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Tech-savvy students are redefining the definitions of “homework” and “schoolwork.” Traditionally, students learn in the classroom and reinforce their learning at home through homework. A new movement called “blended” or “flipped” learning is turning the old model on its head.
“Blended learning means that you blend some direct teaching with computer-based activities,” Kathryn Winn Principal Gerda Wise said.
Rather than have the teacher lecture or present content during class, blended classes have students watch video lectures outside of class time. That way, the teacher is able to answer questions and to help students during class.
“High school content can be challenging,” said Joe Creager, Carroll County High School mathematics teacher. “Parents can’t always help students with the math, but they can help students with copying down notes.” Creager is able to videotape lectures ahead of time. The students watch the videos at home for their homework so that more time is available during class for practice. Since the note taking is done at home, classroom time is reserved for activities and questions.
“My ultimate goal is to have one classroom where multiple classes can run simultaneously,” Creager said. “Algebra and geometry can be taught at the same time since students can watch the videos at their own pace. The teacher moves from being the sole source of learning to being a facilitator of learning.”
Creager and Laura Willhoite, a Carroll County Middle School mathematics teacher, are part of a flipped classroom cohort through Northern Kentucky University. They attended 10 days of training last summer and agreed to flip at least one unit of one class during this school year.
“We went beyond the minimum and flipped one unit of three classes this year,” Willhoite said. “All of my students have asked that we do even more. The flipped classroom helps keep kids motivated and accountable for their own learning. It’s a strategic process that we hope to continue.”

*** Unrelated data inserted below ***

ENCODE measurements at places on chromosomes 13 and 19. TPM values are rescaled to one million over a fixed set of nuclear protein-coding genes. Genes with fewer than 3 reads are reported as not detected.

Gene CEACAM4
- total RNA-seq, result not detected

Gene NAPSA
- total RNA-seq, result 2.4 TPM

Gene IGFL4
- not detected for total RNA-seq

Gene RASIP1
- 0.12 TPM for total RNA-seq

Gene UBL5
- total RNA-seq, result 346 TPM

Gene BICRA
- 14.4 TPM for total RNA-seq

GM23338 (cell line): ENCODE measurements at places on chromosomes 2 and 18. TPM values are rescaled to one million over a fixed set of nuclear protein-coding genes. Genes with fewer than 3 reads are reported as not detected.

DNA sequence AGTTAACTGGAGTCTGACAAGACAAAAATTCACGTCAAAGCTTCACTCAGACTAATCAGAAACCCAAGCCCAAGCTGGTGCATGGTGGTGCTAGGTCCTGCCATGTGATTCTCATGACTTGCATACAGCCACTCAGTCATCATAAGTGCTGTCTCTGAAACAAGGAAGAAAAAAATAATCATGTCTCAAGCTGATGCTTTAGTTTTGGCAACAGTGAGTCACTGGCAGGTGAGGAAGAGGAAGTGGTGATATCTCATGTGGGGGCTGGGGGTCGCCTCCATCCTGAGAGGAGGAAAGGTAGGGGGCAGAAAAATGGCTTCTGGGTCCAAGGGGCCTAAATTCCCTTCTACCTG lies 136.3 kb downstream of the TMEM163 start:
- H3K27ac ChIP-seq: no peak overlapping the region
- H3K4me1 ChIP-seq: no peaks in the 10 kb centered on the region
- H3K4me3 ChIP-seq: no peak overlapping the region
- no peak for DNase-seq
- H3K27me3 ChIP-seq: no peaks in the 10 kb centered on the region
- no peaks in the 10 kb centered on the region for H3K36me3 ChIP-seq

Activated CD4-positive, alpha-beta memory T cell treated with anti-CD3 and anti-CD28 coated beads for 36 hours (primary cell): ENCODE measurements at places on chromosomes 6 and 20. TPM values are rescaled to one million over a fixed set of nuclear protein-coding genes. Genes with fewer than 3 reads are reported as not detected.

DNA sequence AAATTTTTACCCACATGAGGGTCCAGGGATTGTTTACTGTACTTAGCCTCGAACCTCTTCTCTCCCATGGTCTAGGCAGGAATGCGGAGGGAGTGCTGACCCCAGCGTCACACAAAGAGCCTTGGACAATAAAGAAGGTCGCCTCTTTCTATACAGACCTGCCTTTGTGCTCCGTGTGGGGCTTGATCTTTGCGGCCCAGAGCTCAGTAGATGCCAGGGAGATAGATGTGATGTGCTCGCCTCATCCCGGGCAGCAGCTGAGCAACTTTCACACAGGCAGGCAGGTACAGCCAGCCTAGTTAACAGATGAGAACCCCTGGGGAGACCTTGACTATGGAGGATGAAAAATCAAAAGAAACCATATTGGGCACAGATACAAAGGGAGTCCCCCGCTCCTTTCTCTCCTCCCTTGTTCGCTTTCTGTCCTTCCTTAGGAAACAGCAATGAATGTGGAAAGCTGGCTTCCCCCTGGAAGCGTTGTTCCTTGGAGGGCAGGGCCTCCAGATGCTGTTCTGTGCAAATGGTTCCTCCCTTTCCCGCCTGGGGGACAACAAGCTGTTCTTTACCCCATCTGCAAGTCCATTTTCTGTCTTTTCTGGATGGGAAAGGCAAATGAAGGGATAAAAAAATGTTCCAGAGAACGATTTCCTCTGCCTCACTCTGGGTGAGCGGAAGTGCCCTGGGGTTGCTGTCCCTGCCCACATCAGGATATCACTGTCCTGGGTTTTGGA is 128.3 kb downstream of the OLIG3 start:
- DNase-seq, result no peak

Teachers are able to leverage other digital resources for their flipped classrooms. Willhoite uses Khan Academy and YouTube as sources for content in her classes.
“I can have 20 students learning 20 different things, all at the same time,” Willhoite said. “We have iPads at their disposal so that students have no barriers to accessing the content.”
Exemplary student work can also be used as a resource in other classes. One of Creager’s algebra classes recently created video lectures of their own that were used in other algebra classes that he teaches.
Blended learning looks different in each school, but the idea is the same: to leverage technology in the service of student learning.
“At the end of the day, this is about students and their learning,” Superintendent Lisa James, Ed.D said. “We have a generation of learners who are comfortable using technology. Our teachers are making strides toward meeting those students where they are.”
Through flipped learning, teachers are able to become coaches of learning rather than the sole content source for students. With a multitude of resources available at students’ fingertips, the flipped classroom gives students and teachers a chance to play to their strengths.
Carl Roberts is director of public relations for Carroll County Public Schools.